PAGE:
The bill does not include new money for state and local governments, a demand from Democrats that McConnell and other Republicans vigorously opposed.
Republicans were also able to block a 15 percent increase in the Supplemental Nutrition Assistance Program that Democratic leaders had demanded.
Democrats, however, got a win by securing billions of dollars for states to implement testing programs before reopening their economies.
“This is one of the last things we had to hold out for. We do believe the states need money,” Schumer said of a nationwide testing program. “You need a national strategy and the president, Mnuchin and Meadows agreed to that to their credit and it will be in the proposal.”
He said Democrats would ask again for more money for states in the next coronavirus relief package, which the administration and congressional leaders expect to negotiate later in the spring.
Schumer said he also secured what he called an important concession from the White House to let states use stabilization funds included in the CARES Act for lost revenue.
He also said Democrats got “good vibes” from Mnuchin about the Federal Emergency Management Agency’s share of disaster relief assistance in hard-hit areas.
Mnuchin on Sunday hailed the PPP and Economic Injury Disaster Loan program as crucial to helping small-business owners keep workers on payroll.
“These two programs are unprecedented response to small businesses, which I think you know is about 50 percent of the American work force,” Mnuchin said on CNN’s “State of the Union” Sunday.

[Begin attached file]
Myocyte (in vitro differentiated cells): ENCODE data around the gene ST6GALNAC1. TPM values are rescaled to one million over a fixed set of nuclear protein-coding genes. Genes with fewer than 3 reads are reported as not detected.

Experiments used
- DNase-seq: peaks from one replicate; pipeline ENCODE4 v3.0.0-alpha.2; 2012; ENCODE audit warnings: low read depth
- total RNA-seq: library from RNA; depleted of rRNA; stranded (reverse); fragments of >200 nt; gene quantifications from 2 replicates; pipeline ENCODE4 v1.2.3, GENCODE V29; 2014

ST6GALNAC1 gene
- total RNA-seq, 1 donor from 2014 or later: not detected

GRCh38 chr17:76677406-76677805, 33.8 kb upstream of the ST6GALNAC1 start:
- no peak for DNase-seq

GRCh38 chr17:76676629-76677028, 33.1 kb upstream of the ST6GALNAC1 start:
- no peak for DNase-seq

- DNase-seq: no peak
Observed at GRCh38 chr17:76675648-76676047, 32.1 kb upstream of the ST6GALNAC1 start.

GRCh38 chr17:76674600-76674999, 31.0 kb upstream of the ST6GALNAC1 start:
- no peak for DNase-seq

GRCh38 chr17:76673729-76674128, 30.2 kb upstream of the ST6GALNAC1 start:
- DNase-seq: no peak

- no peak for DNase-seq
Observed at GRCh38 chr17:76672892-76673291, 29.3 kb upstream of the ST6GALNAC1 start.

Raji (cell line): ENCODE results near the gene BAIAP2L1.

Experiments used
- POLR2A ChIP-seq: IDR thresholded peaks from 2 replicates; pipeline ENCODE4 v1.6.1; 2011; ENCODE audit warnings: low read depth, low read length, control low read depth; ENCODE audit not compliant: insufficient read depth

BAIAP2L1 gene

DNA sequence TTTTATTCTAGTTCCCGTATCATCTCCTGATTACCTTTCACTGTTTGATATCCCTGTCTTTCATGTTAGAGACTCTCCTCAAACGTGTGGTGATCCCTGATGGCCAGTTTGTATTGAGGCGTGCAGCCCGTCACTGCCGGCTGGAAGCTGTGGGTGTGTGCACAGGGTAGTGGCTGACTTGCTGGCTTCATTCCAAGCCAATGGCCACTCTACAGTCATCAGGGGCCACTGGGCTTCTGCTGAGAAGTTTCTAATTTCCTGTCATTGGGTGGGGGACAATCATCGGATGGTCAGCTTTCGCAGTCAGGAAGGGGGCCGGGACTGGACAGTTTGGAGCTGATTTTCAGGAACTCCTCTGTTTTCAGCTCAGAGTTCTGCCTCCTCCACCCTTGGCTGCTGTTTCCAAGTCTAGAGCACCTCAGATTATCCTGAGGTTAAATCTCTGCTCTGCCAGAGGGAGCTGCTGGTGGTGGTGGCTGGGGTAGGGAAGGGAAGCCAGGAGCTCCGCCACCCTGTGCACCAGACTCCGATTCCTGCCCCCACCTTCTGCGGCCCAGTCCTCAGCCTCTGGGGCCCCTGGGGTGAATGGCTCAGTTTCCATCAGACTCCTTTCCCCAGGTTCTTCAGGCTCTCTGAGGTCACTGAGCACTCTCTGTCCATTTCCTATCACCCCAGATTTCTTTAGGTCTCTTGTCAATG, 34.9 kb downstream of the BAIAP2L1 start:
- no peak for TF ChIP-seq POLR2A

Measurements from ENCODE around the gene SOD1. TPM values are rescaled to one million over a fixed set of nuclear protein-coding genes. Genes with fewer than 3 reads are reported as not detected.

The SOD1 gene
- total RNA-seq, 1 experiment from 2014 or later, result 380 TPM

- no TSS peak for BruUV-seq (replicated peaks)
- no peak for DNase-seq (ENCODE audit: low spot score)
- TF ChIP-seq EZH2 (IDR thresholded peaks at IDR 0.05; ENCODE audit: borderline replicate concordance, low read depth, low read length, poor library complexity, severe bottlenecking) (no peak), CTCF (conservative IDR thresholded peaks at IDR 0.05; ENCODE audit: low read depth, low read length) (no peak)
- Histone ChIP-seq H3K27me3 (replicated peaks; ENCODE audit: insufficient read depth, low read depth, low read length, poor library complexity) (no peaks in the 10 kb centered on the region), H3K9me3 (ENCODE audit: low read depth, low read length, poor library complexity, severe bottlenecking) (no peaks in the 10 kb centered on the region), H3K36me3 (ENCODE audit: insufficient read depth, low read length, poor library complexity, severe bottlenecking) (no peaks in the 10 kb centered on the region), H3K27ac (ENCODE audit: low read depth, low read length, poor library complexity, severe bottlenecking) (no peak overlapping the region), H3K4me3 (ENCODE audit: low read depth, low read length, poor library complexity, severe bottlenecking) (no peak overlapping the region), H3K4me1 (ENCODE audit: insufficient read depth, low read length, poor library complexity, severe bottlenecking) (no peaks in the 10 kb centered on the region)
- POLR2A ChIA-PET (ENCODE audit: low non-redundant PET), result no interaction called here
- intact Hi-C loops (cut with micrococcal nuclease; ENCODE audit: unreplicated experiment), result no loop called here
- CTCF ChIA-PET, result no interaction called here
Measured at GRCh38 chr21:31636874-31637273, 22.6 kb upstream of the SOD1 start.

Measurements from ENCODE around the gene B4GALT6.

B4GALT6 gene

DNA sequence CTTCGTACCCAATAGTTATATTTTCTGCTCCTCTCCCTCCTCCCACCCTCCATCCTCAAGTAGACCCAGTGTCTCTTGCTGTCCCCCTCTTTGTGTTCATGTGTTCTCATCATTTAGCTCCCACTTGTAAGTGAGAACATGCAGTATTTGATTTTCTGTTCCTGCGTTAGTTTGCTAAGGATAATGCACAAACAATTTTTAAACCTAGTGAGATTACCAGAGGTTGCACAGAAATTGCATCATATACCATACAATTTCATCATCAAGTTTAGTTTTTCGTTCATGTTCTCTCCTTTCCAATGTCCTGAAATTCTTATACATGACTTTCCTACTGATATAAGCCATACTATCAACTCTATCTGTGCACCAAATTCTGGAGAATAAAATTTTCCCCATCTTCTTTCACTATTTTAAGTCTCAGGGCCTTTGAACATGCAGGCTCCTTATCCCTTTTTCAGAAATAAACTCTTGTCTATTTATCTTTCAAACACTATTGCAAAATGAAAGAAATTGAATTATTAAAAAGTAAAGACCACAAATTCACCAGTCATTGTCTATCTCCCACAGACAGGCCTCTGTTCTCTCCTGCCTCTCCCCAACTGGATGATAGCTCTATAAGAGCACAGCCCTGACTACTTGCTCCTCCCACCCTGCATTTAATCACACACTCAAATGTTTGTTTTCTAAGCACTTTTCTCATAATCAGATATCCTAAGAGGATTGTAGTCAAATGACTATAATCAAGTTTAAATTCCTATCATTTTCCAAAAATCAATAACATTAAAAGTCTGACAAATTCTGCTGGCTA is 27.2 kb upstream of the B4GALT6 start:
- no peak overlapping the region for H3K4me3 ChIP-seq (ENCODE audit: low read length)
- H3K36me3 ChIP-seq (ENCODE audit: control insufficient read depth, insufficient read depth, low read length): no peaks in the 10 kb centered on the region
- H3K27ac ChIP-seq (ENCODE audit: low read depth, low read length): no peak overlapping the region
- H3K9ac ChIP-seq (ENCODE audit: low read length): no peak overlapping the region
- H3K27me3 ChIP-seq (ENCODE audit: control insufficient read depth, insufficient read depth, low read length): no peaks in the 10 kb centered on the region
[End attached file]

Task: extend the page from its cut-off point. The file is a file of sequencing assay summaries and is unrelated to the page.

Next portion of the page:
The House is expected to pass the legislation by a recorded vote on Thursday because libertarian Rep. Thomas MassieThomas Harold MassieReps. Greene, Roy fined for not wearing masks on House floor Sixth House GOP lawmaker issued K metal detector fine Kentucky GOP lawmaker deletes tweet comparing vaccine mandates to Holocaust MORE (R-Ky.) and other Republicans insisted on having a formal roll call vote.
House Majority Leader Steny HoyerSteny Hamilton HoyerOn The Money — Presented by Wells Fargo — Pelosi plows full speed ahead on jam-packed agenda Hoyer affirms House will vote Sept. 27 on bipartisan infrastructure bill House to act on debt ceiling next week MORE (D-Md.) told colleagues Monday that the House will hold a vote on Thursday to change the chamber rules to allow remote voting on coronavirus-relief legislation. That will require a quorum or a majority of the House to return to Washington on Thursday.
Once a quorum is present on the Hill to change the voting rules, it can approve the interim coronavirus-relief package with a traditional roll call vote or by remote voting by proxy.
Some Republican expected the deal to pass during a pro forma session on Thursday, the day the SBA announced its lending program had run out of money.
Instead, Mnuchin and congressional leaders spent several more days haggling, which gave vulnerable Republicans such as Sen. Cory GardnerCory GardnerProtecting the outdoors: Three cheers for America's best idea Ex-Sen. Cory Gardner joins lobbying firm Biden administration reverses Trump changes it says 'undermined' conservation program MORE (Colo.) a chance to go on offense by blasting Democrats for holding up small-business funding to also fund hospitals and state and local governments.
“We ran out of money in a fund that was approved unanimously two, three weeks ago and now they’re holding it up? You look at how many millions and millions of jobs have been saved by the Paycheck Protection Program and they would rather play politics,” Gardner said of Democratic leaders Monday morning during an interview on “The Hugh Hewitt Show.”